<
>

Drought jeopardizing endangered wildlife

A Chiricahua leopard frog breaks the surface of an artificial pond in San Bernardino Valley, Ariz. 

SAN BERNARDINO VALLEY, Ariz. — Green and black spotted
frogs loiter beneath the surface of a concrete pond's glassy water,
their bumpy heads occasionally breaking through into the desert
air.

Others hop into the pool from behind tall tufts of dry grass,
diving below their glistening eggs nestled in tangled, floating
plants.

A rancher transported the threatened Chiricahua leopard frogs to
the artificial pond here because they were dying in a nearby
reservoir that was being reduced to dried, cracked mud by years of
drought. At the frogs' new home, a rush of water replenishes the
pond when the water level drops.

"I knew something needed to be done," said rancher Matt
Magoffin.

Providing artificial safe havens for the frogs is one of many
efforts being carried out to help threatened and endangered species
that have been further imperiled by the drought throughout the
West.

Elsewhere in Arizona, biologists are plucking leopard frogs and
eggs out of drying pools and taking them to museums and zoos to
protect the adults and allow tadpoles to develop. To make sure
endangered Sonoran pronghorns get enough nourishment, officials are
watering the desert to replenish shriveled plants.

With only about 60 Sonoran pronghorns left in the United States,
unconventional measures have become a necessity, wildlife officials
say.

"We dug wells and we are pumping water into the desert to
enhance the nutritional value of the plants they eat," said Paul
Krausman, a University of Arizona wildlife conservation and
management professor. "Those are drastic measures."

In New Mexico, the federal government has offered $580,000 in
emergency funds to refurbish wells to help ensure the threatened
Pecos bluntnose shiner fish survives.

And farmers in the Northwest have sold water to increase flows
for threatened and endangered fish. Environmental groups,
developers and government agencies are working to protect a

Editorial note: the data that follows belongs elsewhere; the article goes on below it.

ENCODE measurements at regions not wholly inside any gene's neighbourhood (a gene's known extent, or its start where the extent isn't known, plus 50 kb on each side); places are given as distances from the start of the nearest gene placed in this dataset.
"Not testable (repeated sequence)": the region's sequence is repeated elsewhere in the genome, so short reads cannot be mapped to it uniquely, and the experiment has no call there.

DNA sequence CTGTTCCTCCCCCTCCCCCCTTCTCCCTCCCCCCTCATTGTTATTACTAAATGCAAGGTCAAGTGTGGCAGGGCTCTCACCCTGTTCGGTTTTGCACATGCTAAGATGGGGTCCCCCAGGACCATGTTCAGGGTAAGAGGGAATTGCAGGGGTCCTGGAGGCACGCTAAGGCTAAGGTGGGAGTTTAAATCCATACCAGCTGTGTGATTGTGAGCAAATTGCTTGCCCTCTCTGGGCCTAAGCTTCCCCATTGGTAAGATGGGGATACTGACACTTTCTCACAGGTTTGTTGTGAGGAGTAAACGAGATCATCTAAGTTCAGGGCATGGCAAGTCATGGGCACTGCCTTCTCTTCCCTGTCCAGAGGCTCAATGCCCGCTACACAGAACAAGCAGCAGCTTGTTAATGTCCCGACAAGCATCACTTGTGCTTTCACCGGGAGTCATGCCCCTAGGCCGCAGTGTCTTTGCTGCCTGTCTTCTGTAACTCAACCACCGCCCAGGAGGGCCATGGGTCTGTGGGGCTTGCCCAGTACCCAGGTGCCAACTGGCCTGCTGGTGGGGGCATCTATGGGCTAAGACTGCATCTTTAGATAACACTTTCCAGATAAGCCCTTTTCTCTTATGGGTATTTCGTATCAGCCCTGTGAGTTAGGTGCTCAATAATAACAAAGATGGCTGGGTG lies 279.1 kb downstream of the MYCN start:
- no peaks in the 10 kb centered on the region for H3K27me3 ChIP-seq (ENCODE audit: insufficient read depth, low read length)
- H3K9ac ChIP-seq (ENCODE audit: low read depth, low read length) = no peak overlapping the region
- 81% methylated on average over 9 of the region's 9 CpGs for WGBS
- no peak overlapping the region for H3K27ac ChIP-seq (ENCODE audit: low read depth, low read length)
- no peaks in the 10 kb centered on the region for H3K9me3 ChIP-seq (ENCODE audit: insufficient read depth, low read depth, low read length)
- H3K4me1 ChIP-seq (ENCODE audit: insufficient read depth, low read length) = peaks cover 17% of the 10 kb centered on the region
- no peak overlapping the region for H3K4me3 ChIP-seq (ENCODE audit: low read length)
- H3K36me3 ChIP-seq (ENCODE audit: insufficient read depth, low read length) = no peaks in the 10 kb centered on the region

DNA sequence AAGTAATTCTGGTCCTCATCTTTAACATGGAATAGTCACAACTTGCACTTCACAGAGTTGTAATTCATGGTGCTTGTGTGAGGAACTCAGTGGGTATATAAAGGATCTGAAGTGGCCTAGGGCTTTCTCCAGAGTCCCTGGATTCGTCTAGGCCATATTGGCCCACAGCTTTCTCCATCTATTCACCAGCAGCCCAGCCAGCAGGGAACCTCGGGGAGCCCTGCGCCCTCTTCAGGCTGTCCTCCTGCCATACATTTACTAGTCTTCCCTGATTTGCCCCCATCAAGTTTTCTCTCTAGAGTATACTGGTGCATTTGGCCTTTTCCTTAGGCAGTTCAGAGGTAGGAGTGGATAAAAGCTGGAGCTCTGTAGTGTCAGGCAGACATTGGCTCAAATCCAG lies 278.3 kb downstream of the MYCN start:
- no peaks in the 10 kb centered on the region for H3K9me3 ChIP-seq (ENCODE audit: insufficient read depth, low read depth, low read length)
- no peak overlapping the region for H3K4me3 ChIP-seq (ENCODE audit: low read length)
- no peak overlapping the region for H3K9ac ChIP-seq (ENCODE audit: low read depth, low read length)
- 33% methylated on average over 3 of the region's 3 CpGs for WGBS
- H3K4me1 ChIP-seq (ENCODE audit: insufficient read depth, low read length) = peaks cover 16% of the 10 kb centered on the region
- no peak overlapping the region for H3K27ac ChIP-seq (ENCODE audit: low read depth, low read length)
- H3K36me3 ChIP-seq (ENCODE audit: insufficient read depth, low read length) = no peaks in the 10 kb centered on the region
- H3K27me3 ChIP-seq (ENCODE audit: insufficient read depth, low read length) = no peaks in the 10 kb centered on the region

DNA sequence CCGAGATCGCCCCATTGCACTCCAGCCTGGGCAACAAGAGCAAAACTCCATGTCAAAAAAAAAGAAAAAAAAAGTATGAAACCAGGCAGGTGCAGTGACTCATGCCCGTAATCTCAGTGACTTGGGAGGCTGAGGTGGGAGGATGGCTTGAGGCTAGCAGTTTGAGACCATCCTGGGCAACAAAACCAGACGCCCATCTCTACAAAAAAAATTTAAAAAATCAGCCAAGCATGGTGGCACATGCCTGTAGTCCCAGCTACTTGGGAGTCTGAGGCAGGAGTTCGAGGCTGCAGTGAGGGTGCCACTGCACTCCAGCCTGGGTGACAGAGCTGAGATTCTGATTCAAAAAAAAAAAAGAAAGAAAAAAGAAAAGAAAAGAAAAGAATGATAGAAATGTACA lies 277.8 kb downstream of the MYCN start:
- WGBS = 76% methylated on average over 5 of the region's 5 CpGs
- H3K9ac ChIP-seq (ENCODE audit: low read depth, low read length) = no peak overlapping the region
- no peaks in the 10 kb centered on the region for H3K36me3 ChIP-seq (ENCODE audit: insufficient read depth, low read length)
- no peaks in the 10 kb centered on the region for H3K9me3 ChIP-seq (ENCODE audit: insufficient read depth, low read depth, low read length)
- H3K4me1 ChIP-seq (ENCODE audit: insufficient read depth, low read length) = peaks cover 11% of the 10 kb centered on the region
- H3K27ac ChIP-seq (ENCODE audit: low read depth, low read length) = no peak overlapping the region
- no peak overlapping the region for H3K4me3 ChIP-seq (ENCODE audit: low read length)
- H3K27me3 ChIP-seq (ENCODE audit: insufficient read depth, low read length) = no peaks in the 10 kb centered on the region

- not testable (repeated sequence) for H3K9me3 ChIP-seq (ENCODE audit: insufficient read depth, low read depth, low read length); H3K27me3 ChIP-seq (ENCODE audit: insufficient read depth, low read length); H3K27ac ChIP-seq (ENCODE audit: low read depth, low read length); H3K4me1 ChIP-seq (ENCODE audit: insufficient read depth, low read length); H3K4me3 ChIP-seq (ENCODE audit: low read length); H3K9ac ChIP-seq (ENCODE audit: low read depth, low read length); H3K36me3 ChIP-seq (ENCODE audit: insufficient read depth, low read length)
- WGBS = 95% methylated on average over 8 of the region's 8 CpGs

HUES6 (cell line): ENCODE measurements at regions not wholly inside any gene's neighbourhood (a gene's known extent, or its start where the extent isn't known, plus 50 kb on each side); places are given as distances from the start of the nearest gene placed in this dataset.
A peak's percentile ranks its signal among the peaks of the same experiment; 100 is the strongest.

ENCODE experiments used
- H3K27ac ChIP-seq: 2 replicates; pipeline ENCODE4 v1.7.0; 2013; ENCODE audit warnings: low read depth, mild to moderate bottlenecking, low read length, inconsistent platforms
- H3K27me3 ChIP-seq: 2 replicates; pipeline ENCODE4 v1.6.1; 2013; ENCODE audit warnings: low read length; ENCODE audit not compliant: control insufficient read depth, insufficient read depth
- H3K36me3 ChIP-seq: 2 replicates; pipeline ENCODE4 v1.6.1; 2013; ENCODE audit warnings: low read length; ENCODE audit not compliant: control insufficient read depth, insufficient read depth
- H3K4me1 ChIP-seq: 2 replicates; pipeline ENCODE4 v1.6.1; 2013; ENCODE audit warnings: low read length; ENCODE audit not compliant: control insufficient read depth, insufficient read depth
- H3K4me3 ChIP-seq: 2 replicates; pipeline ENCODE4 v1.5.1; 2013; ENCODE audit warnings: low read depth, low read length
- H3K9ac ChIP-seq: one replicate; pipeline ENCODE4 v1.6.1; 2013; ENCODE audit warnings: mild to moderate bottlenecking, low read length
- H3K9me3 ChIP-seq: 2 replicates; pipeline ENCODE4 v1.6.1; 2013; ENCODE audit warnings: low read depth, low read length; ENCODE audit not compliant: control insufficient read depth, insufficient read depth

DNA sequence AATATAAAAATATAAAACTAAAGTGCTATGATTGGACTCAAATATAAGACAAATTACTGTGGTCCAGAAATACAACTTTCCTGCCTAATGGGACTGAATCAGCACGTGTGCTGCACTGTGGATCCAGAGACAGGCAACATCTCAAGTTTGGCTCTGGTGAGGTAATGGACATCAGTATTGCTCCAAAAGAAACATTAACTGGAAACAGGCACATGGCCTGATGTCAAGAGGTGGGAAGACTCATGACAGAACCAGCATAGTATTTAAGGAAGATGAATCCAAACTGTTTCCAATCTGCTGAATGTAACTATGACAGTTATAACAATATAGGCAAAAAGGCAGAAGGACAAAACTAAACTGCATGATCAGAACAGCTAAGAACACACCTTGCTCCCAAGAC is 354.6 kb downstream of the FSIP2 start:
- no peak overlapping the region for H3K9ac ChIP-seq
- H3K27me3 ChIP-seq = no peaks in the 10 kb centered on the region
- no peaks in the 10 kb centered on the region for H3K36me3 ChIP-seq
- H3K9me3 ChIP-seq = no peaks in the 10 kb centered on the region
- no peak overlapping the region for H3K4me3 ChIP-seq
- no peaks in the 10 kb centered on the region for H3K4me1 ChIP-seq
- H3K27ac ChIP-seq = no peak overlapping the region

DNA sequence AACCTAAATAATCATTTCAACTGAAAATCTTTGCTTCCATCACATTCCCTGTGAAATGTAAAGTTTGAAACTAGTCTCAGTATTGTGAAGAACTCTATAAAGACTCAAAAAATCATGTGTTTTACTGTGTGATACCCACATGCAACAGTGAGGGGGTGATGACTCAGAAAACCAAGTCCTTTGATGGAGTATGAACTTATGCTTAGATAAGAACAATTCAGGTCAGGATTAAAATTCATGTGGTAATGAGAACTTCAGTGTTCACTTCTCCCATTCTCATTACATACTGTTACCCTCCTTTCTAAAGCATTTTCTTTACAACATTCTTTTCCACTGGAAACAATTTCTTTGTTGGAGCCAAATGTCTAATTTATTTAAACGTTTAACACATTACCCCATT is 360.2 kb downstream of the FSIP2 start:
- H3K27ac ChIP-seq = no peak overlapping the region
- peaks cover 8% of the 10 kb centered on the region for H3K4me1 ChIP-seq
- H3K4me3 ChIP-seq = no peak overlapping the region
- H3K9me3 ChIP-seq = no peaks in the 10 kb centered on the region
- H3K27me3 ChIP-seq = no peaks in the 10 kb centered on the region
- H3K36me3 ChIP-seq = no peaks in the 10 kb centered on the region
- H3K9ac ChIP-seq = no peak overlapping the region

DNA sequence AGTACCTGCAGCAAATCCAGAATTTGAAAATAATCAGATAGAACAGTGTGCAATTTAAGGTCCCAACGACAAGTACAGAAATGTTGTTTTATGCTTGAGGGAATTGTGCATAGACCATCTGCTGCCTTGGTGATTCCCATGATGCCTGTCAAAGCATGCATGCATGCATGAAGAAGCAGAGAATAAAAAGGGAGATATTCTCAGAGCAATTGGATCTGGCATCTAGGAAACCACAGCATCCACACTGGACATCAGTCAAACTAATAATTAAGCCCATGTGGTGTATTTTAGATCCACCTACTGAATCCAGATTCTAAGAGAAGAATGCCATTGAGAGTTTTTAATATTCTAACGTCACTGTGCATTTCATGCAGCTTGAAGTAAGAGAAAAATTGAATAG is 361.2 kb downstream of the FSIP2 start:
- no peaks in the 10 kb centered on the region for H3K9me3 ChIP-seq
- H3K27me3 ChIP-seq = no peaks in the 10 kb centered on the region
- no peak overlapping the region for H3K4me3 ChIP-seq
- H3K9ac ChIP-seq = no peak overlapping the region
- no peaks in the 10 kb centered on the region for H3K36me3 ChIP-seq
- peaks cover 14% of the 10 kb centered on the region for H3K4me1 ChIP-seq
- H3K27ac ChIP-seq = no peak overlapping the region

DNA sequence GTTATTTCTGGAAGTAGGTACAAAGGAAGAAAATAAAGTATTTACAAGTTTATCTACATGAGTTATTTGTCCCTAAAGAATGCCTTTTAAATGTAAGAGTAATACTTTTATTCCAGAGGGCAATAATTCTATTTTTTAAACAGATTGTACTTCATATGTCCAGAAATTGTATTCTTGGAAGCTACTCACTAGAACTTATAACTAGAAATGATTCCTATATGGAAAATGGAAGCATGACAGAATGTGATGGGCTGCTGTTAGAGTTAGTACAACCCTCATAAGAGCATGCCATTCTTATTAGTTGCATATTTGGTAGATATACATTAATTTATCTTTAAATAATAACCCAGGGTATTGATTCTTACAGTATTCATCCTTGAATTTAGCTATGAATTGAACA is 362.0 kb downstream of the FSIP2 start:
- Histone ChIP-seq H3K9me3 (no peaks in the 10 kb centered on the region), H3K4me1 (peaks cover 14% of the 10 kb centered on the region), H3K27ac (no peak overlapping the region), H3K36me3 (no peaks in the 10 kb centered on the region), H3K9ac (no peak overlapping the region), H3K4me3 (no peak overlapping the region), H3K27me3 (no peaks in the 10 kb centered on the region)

federally listed ground beetle, tiger salamander and several shrimp
that live in seasonal pools.

Most of the efforts are intended to help the animals survive the
drought. But officials also are investigating long-term solutions,
saying population spikes and global warming could lead to future
dry spells.

Wildlife officials are working on a recovery plan for the
leopard frogs in the hopes of getting the animals off the
Endangered Species List, where they have been protected since 2002.

Since the frogs have disappeared from more than 75 percent of
their natural range in Arizona and New Mexico, it isn't expected to
be a swift process, said U.S. Fish and Wildlife biologist Jim
Rorabaugh.

"I wouldn't say that we are looking at extinction, but the
species is in dire straits in certain geographic areas," Rorabaugh
said.

Many animals are endangered or threatened because of logging,
urban sprawl, the invasion of nonnative species and other factors
that have harmed wildlife habitat and reduced river flow. The
drought has just made their fights for survival more difficult.

"It is important to help them through a drought because of all
of the other additional problems we have laid on them," said
Melanie Lenart, research associate with Climate Assessment for the
Southwest, a University of Arizona project.

The drought has been crippling the West for years, although a
rainy winter brought some relief across the Southwest. Arizona and
New Mexico had one of their wettest winters in more than a century,
Lenart said.

"The question is, is this just a blip of nice precipitation in
the middle of drought, which does happen, or are we really coming
out of the drought?" Lenart said. "That really remains up in the
air."

Wildlife experts note that plants and animals have more
difficulty adapting to drought in the forests and mountains. But in
the desert, where drought conditions exist 43 percent of the time,
species like the Chiricahua leopard frogs should be better able to
adapt, said U.S. Fish and Wildlife spokesman Jeff Humphrey.

"When you see frogs declining," he said, "it throws a red
flag and shows something is going wrong."